#55 china cat

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Posted 18 October 2013 - 02:39 AM

Do animals have a self?

wj0w.jpg

 

good question and I'd argue no. they seem to simply react to sensory stimuli.. smell, sound, hunger, pain, vibration (much like an infant - I'd argue infants don't have a self either).

 

I'm not sure I believe that animals think. thinking, to me, involves reflection/contemplation/meaning-making.

 

though, primates, whose brains are close to identical with ours, could very well have/be close to having self-awareness (and there seems to be evidence for this)

 

As far as other animals, I'm open to be proven incorrect in my beliefs. I'm not familiar with the research.



#56 china cat

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Posted 18 October 2013 - 02:53 AM

 

Anyway, good stuff. And there is still something else nagging -- a different type of "self" that isn't quite covered in this -- but not a universal/spiritual self. Something else I'm trying to pin down.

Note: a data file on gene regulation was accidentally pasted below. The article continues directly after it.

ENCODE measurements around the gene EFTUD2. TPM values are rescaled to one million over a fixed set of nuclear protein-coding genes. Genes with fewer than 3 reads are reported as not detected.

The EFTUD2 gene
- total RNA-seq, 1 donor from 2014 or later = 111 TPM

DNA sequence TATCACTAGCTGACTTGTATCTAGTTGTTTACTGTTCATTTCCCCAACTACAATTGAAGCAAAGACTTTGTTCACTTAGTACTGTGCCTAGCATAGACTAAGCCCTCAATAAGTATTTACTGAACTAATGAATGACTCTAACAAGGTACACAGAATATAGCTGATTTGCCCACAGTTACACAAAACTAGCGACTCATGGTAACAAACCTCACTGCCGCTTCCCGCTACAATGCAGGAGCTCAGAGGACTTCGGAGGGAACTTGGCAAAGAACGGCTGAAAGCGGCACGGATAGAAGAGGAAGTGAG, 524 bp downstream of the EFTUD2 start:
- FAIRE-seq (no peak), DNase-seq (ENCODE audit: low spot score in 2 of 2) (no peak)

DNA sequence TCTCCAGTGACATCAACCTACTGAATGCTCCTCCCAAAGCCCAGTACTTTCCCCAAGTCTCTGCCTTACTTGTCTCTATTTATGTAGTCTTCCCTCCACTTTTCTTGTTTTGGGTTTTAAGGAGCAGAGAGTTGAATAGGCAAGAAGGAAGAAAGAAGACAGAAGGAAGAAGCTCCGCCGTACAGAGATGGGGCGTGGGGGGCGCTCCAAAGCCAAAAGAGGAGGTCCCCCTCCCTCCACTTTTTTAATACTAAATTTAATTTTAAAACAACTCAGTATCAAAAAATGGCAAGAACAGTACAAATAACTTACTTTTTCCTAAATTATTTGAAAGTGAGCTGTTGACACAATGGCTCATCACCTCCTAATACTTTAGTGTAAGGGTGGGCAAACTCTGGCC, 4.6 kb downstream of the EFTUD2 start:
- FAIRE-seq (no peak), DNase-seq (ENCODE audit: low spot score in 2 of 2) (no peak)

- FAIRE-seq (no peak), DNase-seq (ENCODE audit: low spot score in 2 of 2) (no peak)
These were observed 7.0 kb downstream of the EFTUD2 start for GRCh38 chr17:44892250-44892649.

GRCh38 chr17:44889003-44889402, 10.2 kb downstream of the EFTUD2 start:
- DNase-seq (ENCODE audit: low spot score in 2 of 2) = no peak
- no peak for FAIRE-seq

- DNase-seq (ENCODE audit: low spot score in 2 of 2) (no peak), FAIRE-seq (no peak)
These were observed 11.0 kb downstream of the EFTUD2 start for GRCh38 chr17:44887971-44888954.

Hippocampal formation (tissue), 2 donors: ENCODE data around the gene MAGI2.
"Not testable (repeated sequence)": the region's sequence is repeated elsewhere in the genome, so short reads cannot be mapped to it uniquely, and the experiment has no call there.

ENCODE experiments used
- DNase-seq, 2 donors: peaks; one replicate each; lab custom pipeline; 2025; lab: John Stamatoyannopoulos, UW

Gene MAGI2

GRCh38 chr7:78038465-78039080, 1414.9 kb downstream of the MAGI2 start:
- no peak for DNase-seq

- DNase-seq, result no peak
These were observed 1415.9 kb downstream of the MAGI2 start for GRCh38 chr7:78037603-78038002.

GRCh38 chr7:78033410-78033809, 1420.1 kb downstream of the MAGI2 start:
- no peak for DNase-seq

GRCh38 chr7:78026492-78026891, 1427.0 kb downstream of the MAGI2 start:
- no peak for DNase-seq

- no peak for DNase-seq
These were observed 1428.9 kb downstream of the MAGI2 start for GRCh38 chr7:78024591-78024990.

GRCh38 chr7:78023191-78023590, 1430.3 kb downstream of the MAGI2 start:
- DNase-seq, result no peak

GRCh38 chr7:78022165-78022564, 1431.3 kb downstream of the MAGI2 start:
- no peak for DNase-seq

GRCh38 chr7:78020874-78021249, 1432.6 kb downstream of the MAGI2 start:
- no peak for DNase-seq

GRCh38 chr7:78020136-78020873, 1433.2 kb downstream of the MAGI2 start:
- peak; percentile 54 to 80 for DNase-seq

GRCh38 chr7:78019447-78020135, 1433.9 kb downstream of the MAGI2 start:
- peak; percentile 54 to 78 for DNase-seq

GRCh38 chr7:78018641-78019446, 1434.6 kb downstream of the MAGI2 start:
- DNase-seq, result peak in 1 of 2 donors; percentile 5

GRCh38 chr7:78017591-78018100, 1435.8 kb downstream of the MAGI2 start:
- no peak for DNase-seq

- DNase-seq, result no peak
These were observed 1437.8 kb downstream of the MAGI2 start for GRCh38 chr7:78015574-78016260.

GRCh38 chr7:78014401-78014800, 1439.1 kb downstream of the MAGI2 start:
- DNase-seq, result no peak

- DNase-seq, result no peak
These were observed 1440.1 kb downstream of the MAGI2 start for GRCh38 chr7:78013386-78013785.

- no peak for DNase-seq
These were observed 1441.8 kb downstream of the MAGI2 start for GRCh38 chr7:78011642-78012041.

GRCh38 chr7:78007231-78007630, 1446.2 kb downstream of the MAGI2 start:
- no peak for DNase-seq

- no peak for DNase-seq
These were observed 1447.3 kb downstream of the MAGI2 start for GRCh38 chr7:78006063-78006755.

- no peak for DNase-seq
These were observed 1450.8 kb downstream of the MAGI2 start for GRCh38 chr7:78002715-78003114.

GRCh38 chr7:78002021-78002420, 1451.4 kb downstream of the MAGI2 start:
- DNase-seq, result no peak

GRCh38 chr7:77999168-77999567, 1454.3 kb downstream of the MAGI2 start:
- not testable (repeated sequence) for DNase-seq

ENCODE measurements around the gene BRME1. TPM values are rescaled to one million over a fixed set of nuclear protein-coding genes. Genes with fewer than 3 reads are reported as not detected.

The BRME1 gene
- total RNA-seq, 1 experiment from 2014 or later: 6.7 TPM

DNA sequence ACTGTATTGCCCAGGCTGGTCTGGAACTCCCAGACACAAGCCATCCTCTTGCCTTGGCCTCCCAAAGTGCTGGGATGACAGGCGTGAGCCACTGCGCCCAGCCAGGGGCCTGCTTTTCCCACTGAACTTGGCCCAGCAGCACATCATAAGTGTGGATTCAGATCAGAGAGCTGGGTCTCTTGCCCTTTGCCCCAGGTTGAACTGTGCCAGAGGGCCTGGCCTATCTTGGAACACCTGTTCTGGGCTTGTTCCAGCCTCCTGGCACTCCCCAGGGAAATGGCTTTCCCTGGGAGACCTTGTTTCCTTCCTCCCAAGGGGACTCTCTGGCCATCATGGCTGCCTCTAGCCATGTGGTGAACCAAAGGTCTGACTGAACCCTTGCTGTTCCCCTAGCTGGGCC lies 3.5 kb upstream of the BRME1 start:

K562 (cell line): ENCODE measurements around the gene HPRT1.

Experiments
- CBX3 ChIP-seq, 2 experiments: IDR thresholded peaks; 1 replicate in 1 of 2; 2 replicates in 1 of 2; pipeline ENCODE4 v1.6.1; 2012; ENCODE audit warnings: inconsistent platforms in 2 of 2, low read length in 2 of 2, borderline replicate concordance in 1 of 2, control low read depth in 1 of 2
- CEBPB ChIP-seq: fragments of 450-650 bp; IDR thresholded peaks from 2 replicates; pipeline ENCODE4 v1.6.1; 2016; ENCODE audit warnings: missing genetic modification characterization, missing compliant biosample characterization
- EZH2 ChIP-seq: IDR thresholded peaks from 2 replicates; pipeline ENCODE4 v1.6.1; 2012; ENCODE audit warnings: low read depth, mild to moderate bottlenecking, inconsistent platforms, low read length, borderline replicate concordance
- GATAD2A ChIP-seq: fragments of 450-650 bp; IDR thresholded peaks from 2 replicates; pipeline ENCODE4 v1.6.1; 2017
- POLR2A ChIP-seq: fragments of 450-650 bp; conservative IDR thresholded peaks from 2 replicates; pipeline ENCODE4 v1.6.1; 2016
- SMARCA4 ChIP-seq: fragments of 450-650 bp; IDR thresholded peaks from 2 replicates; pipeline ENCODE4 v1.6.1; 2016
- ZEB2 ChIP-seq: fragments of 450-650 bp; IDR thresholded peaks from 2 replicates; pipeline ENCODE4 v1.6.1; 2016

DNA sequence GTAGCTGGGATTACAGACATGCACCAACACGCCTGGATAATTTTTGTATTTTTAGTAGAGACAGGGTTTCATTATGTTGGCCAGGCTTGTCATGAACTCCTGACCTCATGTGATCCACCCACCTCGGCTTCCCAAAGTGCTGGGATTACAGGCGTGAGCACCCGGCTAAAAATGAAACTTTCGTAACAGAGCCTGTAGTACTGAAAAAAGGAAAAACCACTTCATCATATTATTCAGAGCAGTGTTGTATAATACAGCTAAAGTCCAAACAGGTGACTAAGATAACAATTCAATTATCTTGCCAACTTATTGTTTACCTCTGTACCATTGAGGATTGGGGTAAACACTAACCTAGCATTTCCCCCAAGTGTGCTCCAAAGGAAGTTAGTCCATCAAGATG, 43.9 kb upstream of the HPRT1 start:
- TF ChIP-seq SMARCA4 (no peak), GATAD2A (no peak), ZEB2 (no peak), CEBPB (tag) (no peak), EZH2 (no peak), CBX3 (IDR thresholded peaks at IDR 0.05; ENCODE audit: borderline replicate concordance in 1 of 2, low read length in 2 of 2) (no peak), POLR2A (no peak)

Yeah, me too

 

I have serious questions about spiritual notions of self

 

if one considers Christian dogma, we will go to heaven/hell (we are accountable) based on choices we make. Our choices are connected to our self (thoughts, knowing right and wrong, asking for forgiveness, etc) . If that's the case my soul is intricately linked to my self (which is, in large part, a product of environment). If my soul isn't connected to my SELF, it's just a random owner-less entity that shouldn't be held responsible for thoughts/actions/"sins."